The Way to Go
Freedom, then, means a state in which contracts are entered and obligations accepted, but by one’s conscious choice not a predetermined one. The comparison to be made is between a free society and the authoritarian system where the obligations remain while somebody else imposes the choice. What must be recognized, however, is that the obligations are there in both cases. Indeed, freedom implies responsibility where servitude does not; having the choices imposed and the decisions made for one is tolerable to many people because it is easy. Part of the tyranny of capitalism is to make a virtue of that kind of mental laziness and extol bromides like “liberty not licence” to try and keep responsible thought in check.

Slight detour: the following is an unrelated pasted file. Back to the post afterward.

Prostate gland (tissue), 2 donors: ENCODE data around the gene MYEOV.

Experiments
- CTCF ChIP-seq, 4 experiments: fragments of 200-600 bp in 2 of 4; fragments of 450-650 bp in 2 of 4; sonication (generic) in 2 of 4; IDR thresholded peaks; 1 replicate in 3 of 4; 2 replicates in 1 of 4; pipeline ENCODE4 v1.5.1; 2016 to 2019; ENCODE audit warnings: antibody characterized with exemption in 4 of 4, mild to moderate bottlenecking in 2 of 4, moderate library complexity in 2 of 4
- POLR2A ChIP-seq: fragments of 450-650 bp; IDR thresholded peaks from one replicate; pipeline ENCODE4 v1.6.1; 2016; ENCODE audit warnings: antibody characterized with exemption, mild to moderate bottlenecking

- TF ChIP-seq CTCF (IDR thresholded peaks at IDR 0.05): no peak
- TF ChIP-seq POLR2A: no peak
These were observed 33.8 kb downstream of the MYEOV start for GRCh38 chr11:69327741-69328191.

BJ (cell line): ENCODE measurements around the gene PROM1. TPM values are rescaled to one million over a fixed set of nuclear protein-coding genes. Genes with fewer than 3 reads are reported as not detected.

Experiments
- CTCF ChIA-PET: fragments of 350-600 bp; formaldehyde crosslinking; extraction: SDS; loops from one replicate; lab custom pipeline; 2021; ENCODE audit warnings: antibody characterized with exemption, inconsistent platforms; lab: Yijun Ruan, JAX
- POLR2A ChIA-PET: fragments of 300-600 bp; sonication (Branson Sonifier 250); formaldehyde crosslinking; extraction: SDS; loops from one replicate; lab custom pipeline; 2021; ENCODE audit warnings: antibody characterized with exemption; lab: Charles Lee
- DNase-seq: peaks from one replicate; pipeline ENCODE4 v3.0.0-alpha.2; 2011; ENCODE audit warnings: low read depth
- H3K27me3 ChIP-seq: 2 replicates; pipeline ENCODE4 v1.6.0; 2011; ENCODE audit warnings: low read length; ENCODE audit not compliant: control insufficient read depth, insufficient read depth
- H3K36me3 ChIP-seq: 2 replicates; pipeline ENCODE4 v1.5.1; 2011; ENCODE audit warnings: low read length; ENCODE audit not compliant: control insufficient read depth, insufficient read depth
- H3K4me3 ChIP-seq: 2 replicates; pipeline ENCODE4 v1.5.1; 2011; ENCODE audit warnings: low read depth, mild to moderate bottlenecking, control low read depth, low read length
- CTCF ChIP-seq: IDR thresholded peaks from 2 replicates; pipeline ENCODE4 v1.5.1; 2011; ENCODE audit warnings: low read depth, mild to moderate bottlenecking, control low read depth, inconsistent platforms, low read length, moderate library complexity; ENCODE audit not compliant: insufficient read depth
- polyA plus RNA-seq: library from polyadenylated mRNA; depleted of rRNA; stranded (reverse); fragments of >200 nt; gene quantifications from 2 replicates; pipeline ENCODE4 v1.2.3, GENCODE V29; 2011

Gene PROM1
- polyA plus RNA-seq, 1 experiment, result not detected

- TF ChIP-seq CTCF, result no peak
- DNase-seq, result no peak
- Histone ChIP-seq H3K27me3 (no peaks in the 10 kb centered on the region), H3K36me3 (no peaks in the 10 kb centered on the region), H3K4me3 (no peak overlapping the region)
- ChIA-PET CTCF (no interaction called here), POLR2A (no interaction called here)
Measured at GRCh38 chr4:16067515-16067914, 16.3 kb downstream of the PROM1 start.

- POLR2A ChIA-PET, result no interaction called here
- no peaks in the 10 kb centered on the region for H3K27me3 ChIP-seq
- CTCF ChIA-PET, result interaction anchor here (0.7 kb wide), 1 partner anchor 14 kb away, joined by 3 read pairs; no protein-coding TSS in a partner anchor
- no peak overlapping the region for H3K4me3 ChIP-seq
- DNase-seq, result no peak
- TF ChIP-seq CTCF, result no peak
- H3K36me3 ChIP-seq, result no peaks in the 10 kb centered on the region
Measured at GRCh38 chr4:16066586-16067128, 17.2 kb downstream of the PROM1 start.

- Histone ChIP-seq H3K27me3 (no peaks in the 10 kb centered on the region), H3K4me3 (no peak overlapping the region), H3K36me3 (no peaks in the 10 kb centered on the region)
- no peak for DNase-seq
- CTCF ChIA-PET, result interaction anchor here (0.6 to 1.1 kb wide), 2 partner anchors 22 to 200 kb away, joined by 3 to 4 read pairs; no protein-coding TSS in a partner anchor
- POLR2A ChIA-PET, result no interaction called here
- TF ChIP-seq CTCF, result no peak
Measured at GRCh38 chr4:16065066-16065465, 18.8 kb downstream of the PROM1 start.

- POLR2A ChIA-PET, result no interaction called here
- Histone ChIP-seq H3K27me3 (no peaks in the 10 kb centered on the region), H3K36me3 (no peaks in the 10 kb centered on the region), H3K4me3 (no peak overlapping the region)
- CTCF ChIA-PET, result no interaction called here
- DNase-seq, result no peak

Given comprehension of what freedom is, how is the free society obtained? The lack of freedom is not just a question of holding wrong outlooks. It derives from material conditions as much as from legal and moral restraint. The irony of the old saying that everyone is free to dine at the Savoy has innumerable applications. A poor or ill-educated person is not free to choose his work, or where he will live, or even whom he will mix with. Badly-housed people are restricted sexually, intellectually, and in a dozen other ways. Financial worries, insecurities, hostile circumstances of all kinds are obstructions to freedom.